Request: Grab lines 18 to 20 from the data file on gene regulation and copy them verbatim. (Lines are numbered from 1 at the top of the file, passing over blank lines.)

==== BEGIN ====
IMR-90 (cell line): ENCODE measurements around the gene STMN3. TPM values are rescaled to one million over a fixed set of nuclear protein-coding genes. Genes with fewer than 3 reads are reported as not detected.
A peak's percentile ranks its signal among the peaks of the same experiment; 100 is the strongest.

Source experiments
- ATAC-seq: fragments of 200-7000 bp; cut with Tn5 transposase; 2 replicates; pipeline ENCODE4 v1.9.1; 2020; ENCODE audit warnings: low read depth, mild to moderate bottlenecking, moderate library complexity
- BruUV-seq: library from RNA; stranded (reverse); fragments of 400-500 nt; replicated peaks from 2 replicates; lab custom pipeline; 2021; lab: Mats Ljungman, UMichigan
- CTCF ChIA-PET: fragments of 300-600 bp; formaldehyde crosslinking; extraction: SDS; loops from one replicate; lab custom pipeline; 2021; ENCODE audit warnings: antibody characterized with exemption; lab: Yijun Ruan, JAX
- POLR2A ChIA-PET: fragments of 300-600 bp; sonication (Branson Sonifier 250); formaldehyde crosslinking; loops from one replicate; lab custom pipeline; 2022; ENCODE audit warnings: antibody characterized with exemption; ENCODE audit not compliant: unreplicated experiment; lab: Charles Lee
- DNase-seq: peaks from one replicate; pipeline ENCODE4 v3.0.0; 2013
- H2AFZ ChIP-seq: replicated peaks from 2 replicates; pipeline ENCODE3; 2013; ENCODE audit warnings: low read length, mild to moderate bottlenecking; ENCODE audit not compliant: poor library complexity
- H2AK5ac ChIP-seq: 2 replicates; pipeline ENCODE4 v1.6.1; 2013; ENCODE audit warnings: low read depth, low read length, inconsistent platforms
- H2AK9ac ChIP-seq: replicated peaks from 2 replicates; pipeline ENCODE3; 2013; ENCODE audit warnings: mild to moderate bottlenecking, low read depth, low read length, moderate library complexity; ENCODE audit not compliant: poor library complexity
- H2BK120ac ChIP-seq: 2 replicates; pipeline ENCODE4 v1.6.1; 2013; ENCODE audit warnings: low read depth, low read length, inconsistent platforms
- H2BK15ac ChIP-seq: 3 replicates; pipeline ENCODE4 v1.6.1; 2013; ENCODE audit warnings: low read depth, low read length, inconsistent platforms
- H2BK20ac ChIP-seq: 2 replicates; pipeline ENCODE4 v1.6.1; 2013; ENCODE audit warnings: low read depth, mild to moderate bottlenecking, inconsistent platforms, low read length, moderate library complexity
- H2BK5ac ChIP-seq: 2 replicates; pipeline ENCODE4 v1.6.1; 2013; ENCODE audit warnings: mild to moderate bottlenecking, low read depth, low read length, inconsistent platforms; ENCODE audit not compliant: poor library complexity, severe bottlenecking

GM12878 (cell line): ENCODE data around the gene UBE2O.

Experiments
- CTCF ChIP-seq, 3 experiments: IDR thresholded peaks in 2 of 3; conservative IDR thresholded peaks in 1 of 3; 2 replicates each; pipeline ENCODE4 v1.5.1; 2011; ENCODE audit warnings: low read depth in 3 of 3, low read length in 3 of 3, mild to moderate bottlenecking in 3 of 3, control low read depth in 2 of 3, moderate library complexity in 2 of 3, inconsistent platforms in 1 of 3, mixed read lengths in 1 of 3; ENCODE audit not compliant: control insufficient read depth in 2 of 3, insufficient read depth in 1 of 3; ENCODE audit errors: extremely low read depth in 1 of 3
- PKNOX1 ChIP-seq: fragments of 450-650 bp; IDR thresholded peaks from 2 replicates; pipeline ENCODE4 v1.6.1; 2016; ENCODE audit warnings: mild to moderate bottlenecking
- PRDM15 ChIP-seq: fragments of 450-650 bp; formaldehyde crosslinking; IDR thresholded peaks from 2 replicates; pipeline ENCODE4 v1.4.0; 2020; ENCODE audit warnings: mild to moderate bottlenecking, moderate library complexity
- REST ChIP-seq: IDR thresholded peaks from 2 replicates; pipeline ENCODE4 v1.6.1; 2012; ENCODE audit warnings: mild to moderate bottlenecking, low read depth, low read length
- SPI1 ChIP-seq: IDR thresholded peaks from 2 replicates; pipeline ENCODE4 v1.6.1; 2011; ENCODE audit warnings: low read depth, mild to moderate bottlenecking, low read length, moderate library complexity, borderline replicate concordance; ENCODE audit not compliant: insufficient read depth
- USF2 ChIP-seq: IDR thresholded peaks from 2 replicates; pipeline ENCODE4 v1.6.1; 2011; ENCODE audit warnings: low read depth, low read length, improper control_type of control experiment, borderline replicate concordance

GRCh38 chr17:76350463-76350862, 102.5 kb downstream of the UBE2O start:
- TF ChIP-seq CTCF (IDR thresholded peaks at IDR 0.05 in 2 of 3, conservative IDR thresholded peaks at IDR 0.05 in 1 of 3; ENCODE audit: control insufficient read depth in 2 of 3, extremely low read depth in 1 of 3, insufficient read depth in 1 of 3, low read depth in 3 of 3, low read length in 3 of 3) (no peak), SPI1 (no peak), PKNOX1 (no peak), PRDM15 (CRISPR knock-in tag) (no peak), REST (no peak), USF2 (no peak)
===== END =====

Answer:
- CTCF ChIP-seq, 3 experiments: IDR thresholded peaks in 2 of 3; conservative IDR thresholded peaks in 1 of 3; 2 replicates each; pipeline ENCODE4 v1.5.1; 2011; ENCODE audit warnings: low read depth in 3 of 3, low read length in 3 of 3, mild to moderate bottlenecking in 3 of 3, control low read depth in 2 of 3, moderate library complexity in 2 of 3, inconsistent platforms in 1 of 3, mixed read lengths in 1 of 3; ENCODE audit not compliant: control insufficient read depth in 2 of 3, insufficient read depth in 1 of 3; ENCODE audit errors: extremely low read depth in 1 of 3
- PKNOX1 ChIP-seq: fragments of 450-650 bp; IDR thresholded peaks from 2 replicates; pipeline ENCODE4 v1.6.1; 2016; ENCODE audit warnings: mild to moderate bottlenecking
- PRDM15 ChIP-seq: fragments of 450-650 bp; formaldehyde crosslinking; IDR thresholded peaks from 2 replicates; pipeline ENCODE4 v1.4.0; 2020; ENCODE audit warnings: mild to moderate bottlenecking, moderate library complexity